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Thailand's Military-Appointed Legislature Impeaches Ousted Prime Minister

Image from the Facebook page of Yingluck Shinawatra.

Image from the Facebook page of Yingluck Shinawatra.

Thai politics became even more chaotic today when the country's former prime minister was impeached by a legislative body, which was appointed by a military-backed government.

The National Legislative Assembly (NLA) went through the motions of a secret ballot to impeach former Prime Minister Yingluck Shinawatra over corruption related to a rice pledging scheme intended for small farmers that she supervised.

The program involved the government buying the rice output of local farmers at high a price before reselling the rice to the global market. But critics saw the rice subsidy program as a disastrous populist policy that was implemented to benefit the support base of Yingluck's party in the north part of the country.

Yingluck is the first female prime minister of the kingdom, and whose Pheu Thai party-led coalition won the election in 2011. However the military has ruled Thailand since May 2014. The military has drafted a new constitution and appointed several bodies to rule the country and implement electoral and political reforms as part of the normalization process. The NLA is one of the institutions created by the military to oversee the country's transition.

The impeachment reflected the desire of the military to block Yingluck's return to politics.

Security forces were on a state of alert around the parliament during the assembly.

Yingluck has denounced the decision of the legislature, which also banned her from holding public office for five years. She faces several criminal charges (also related to the corruption case) which could see her imprisoned for up to ten years.

Yingluck released a statement on her Facebook, after cancelling a press conference in Bangkok as requested by the authorities.

A translated copy of her statement, as reported on by the Pheu Thai party website, highlights: 

I would like to reaffirm that I am innocent. I would like to thank the minority that voted against the impeachment. I praise you for your strength in upholding the principle of justice. Despite the fact that the process to impeach me was rushed and due process was ignored to the extent it stripped me my basic rights which every Thai citizen is entitled to, I believed that I did my best to present my case.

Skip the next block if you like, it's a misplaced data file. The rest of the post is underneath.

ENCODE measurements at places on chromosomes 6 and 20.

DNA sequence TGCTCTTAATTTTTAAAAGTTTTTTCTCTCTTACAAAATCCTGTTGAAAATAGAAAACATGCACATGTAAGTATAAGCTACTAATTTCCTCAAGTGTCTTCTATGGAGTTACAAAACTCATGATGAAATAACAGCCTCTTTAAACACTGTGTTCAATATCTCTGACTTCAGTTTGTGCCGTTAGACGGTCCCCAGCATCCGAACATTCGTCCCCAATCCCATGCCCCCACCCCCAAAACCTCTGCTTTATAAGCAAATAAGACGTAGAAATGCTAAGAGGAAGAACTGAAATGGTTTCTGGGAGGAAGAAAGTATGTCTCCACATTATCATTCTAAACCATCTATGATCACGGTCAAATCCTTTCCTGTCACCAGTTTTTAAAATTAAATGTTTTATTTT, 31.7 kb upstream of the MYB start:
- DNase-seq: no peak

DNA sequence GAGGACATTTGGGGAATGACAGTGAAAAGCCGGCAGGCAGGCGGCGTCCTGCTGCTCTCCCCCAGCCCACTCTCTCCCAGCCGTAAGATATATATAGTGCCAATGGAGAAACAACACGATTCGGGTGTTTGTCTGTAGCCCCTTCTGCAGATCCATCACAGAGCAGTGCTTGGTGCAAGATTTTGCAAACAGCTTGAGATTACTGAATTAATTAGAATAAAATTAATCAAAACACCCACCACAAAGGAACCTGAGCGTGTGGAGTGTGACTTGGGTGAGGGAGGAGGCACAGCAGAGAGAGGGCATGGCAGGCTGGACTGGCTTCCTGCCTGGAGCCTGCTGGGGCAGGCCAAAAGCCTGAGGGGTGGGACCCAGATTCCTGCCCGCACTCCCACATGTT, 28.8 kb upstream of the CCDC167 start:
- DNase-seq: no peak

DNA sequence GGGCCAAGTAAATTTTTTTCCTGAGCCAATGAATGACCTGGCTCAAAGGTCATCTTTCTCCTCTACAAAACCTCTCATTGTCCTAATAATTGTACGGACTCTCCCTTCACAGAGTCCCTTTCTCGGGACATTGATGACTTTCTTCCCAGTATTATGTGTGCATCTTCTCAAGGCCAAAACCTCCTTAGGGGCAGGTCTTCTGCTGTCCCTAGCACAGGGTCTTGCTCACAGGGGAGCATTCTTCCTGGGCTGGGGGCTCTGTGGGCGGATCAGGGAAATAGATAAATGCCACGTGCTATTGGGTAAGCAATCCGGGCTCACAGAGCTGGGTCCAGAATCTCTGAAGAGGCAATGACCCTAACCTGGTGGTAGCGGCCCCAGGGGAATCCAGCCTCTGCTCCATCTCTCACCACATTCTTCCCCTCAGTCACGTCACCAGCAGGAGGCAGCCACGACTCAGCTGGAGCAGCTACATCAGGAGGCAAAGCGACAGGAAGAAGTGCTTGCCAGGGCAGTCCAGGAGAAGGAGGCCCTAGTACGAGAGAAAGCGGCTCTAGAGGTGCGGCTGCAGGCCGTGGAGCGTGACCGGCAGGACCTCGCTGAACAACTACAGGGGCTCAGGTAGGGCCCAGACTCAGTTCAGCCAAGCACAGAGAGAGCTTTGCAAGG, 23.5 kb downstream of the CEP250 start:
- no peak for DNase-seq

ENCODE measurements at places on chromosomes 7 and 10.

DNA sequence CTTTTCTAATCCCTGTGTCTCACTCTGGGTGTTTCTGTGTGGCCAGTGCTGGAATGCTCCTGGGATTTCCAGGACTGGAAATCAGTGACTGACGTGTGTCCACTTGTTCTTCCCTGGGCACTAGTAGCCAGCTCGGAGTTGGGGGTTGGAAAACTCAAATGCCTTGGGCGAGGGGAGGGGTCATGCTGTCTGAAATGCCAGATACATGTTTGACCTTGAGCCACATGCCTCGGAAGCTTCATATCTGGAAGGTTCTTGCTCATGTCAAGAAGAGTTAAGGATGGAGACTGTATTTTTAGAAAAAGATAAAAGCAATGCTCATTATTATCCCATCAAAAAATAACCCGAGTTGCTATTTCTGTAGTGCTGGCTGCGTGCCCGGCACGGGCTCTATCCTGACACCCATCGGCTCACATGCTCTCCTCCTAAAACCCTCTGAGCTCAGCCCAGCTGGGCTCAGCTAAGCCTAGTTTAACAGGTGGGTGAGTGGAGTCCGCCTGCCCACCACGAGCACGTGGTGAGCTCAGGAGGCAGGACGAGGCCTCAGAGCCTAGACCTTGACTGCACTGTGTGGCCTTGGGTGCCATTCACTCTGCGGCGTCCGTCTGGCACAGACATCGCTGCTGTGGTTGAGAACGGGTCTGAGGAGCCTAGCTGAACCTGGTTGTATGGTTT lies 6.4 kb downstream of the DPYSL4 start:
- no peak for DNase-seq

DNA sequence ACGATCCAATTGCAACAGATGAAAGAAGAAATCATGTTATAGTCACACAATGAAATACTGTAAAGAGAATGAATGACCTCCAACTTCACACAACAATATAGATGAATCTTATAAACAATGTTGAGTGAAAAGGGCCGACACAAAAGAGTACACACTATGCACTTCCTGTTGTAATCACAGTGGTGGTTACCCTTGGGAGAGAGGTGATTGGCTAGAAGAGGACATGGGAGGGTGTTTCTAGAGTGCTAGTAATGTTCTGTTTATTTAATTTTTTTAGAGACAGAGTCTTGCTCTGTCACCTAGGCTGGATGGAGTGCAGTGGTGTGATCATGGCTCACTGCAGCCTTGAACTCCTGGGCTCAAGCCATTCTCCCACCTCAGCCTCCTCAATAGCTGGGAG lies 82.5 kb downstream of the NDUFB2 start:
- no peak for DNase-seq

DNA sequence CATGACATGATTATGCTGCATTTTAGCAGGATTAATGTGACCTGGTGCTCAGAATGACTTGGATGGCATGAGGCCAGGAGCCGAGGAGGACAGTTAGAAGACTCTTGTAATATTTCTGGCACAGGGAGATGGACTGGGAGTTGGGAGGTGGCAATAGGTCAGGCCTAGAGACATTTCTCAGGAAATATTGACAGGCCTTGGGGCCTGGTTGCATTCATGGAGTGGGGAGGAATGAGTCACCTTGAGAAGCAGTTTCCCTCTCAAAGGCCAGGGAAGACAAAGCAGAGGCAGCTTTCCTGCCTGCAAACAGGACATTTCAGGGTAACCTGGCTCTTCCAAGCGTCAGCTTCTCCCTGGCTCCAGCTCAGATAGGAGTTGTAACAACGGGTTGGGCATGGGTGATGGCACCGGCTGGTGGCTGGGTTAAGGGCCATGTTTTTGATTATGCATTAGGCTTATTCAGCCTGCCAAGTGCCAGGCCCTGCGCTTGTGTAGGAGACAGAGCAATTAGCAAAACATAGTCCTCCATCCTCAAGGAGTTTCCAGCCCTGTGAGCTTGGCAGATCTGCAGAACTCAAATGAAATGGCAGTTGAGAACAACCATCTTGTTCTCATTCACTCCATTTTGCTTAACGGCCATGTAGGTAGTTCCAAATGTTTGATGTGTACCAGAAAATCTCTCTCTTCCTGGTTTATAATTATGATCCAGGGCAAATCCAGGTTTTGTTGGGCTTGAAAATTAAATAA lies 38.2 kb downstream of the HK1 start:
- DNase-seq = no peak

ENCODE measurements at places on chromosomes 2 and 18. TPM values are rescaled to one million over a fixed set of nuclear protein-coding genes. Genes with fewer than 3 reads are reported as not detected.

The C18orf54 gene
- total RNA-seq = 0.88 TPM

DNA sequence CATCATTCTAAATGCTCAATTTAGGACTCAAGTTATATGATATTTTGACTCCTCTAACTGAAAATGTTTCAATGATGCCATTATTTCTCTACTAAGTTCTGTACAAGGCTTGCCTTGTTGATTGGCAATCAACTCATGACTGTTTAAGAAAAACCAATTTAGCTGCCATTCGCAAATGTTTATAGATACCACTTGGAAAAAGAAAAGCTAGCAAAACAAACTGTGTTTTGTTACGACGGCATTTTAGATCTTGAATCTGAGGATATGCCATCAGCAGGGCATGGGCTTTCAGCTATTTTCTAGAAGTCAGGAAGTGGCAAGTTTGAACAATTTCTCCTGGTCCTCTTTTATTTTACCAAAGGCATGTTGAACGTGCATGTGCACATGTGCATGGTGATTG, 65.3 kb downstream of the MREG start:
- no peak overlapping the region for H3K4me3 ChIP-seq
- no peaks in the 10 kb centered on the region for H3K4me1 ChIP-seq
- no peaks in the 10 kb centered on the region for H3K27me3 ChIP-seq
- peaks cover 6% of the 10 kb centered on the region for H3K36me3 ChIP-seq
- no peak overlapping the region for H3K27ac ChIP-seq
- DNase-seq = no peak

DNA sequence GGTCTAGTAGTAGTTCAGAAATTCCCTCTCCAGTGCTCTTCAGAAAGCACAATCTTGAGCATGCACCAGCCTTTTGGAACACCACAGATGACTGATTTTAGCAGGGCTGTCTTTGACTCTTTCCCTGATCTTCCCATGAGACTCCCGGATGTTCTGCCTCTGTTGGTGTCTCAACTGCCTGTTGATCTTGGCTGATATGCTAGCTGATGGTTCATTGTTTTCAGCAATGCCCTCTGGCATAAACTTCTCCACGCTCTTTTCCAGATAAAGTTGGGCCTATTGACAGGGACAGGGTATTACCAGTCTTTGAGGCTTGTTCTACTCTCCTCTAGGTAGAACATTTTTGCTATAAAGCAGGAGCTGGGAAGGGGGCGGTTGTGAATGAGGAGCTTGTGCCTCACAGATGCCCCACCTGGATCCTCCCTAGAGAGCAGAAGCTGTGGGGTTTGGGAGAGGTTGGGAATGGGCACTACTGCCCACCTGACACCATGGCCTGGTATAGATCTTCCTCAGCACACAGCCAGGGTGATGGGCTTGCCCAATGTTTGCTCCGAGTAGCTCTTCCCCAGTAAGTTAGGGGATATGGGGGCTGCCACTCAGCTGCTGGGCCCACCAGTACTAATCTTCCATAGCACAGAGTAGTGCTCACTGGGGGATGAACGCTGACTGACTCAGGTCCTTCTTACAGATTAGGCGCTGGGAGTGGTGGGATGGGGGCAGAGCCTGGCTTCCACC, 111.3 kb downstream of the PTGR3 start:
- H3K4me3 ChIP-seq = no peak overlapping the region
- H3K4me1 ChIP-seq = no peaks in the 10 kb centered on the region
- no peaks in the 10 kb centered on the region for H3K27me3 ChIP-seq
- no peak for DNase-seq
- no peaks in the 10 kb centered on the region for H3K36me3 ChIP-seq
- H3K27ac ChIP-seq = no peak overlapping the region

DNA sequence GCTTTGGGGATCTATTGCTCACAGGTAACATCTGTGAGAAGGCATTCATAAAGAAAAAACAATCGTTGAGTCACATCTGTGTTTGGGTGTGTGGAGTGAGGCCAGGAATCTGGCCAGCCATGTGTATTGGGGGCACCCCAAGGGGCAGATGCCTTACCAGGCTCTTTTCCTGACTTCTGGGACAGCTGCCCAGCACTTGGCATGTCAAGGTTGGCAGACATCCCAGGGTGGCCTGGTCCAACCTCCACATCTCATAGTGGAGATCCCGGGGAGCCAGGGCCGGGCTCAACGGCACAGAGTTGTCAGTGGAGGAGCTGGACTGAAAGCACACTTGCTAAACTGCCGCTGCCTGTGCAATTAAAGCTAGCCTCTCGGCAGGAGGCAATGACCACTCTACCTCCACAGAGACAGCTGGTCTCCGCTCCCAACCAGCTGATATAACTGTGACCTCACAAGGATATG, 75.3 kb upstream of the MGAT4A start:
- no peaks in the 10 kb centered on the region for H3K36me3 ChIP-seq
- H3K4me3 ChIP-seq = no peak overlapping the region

I insist that the Rice Pledging Scheme is beneficial for the farmers and the country, and the scheme did not incur losses as alleged. Any figures on the losses from the scheme have all been manipulated with bias towards me and with a hidden agenda used to eliminate a political opponent. Worst of all, the rice farmers’ lives have become a political tool.

In the matter of the charges filed by the Attorney General, the former prime minister also said,

It is regrettable that the many so called coincidences that I spoke of yesterday happened once again today. Just an hour before the NLA vote on impeachment, the Office of the Attorney General decided to file criminal charges against me for negligence of duty. This is in conflict with the comments made by the head of prosecuting team that there is not yet enough probable cause. The Office of the Attorney General is an institution that has long played a key role in ensuring justice. Yet their actions on this issue are deemed to be questionable.

In her statement, she decried what she called the absence of democracy and the rule of law, particularly for the farmers.

While the impeachment did not come as a surprise, some provided their analysis of the situation.

Troubled times are brewing, and as long as the country is under martial law, without public participation in governance and accountability, the purge of political opponents will continue.

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